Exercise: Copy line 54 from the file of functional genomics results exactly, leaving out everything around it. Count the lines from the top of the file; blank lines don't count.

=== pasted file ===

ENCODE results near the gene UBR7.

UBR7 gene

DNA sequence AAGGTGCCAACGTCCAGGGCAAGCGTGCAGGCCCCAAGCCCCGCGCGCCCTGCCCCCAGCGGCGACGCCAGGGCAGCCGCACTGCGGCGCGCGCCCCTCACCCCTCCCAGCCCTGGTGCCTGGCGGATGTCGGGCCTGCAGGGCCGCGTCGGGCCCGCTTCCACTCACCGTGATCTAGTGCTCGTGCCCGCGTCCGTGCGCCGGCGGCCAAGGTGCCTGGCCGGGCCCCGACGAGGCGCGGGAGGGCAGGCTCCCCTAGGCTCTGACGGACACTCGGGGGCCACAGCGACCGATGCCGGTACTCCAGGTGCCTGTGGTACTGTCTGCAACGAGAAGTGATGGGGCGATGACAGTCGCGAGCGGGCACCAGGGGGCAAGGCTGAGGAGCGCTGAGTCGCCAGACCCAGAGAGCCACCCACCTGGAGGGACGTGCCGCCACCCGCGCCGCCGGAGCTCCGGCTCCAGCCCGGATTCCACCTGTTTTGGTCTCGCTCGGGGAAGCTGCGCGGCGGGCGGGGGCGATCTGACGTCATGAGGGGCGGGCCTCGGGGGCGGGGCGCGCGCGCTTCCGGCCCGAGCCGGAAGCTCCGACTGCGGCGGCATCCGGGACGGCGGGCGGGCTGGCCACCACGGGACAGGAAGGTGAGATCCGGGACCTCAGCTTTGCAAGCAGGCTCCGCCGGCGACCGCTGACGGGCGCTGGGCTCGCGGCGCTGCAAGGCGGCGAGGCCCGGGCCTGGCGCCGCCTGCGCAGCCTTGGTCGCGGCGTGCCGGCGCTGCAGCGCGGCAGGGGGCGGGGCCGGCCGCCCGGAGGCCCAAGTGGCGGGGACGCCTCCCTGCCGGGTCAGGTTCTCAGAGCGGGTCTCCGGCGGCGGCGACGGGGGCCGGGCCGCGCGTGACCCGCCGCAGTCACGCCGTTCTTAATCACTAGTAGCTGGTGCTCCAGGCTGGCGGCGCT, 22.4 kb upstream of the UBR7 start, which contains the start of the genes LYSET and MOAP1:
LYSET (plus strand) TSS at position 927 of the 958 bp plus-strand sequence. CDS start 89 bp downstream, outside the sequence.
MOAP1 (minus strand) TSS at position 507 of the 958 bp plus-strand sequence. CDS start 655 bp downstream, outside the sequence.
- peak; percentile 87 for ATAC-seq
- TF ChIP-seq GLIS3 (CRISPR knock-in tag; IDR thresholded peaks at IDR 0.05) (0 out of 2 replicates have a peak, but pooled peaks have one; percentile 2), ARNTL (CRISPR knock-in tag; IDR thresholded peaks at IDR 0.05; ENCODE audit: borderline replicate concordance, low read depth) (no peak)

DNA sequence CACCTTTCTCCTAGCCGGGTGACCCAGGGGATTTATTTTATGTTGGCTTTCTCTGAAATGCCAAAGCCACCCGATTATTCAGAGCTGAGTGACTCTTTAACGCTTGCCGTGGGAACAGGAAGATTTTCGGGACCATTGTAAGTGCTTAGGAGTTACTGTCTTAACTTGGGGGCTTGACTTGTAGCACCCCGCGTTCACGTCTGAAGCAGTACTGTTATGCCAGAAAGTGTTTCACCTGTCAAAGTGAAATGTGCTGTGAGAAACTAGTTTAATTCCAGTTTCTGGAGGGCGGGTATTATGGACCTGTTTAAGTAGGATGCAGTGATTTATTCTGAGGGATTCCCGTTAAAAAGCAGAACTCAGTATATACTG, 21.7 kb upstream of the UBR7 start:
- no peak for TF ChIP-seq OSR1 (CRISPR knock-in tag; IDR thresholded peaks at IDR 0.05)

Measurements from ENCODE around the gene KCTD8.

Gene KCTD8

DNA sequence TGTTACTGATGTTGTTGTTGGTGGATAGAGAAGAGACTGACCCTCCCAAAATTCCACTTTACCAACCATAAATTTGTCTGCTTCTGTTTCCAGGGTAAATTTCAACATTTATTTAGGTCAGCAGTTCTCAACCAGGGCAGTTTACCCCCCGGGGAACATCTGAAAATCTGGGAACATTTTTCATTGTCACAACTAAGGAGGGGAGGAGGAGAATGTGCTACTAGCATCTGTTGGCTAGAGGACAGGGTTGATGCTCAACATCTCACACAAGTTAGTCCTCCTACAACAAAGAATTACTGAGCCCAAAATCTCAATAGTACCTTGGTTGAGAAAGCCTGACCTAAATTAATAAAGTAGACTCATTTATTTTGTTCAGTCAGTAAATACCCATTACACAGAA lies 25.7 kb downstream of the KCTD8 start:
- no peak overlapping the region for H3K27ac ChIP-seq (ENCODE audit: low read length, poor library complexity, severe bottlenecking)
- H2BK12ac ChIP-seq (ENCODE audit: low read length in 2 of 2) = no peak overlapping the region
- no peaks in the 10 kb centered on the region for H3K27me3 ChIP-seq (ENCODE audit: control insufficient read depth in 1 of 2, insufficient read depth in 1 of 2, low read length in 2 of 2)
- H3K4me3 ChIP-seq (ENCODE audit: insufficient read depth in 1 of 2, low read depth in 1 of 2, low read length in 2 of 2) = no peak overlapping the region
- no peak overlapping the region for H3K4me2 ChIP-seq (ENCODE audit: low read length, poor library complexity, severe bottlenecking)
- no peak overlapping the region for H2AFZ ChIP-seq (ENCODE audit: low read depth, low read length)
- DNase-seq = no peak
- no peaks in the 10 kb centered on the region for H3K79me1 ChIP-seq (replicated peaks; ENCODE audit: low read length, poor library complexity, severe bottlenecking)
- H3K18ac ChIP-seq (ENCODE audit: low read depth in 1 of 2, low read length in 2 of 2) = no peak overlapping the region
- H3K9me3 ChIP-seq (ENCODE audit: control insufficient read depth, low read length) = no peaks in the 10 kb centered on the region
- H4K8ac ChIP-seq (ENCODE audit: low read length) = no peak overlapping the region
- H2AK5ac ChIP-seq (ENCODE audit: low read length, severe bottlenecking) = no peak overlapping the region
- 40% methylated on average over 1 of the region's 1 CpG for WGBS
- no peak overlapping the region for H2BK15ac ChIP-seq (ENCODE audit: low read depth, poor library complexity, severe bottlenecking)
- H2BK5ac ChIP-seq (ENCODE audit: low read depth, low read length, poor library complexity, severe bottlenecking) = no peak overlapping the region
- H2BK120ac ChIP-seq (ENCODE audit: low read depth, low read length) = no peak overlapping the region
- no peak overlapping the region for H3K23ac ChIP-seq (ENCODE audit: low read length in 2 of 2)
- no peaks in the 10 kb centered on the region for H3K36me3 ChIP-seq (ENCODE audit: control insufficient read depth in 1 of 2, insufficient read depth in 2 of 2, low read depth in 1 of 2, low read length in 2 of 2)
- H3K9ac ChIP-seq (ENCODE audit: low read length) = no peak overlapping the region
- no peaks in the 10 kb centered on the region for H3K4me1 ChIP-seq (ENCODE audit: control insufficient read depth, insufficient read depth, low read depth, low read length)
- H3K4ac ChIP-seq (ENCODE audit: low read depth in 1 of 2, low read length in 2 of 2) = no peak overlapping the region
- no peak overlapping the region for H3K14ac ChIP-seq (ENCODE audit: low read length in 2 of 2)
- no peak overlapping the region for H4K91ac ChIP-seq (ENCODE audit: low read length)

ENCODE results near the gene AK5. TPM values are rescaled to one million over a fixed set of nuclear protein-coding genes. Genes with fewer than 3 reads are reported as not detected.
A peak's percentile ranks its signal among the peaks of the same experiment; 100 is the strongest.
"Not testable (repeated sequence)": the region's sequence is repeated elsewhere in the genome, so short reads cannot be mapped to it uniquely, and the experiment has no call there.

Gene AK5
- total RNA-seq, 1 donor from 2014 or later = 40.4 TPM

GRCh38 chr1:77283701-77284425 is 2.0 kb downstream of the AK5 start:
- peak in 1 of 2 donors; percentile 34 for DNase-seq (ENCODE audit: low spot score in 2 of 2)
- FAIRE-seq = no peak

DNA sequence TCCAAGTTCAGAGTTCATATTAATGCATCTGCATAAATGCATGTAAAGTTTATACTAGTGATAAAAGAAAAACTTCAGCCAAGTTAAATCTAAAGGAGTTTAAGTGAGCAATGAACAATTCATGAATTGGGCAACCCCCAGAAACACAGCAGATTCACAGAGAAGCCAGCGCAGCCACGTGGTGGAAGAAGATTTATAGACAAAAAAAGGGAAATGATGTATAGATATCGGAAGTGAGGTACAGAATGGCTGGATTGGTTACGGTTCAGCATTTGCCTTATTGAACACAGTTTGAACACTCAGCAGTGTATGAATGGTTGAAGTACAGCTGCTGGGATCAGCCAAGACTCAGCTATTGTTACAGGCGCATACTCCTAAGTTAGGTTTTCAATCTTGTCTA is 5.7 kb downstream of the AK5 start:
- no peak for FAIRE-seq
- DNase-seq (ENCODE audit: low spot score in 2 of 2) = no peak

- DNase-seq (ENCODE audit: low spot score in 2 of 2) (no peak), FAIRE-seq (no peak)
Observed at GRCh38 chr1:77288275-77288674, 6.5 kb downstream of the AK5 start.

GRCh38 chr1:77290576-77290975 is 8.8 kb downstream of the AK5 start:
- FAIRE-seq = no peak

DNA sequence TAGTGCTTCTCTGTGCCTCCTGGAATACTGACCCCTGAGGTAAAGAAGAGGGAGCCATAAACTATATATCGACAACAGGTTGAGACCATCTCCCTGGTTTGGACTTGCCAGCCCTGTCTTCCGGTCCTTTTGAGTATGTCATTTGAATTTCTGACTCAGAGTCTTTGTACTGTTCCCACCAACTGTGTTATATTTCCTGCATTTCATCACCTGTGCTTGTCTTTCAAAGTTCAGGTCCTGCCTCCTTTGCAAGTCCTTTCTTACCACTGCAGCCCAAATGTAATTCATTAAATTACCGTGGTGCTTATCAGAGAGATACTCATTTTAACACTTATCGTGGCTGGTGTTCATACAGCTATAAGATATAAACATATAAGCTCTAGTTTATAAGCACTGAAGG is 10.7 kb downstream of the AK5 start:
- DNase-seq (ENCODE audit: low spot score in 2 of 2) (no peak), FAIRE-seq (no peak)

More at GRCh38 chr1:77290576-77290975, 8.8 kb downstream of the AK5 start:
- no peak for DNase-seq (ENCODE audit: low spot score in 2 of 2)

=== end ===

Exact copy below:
- no peak for DNase-seq (ENCODE audit: low spot score in 2 of 2)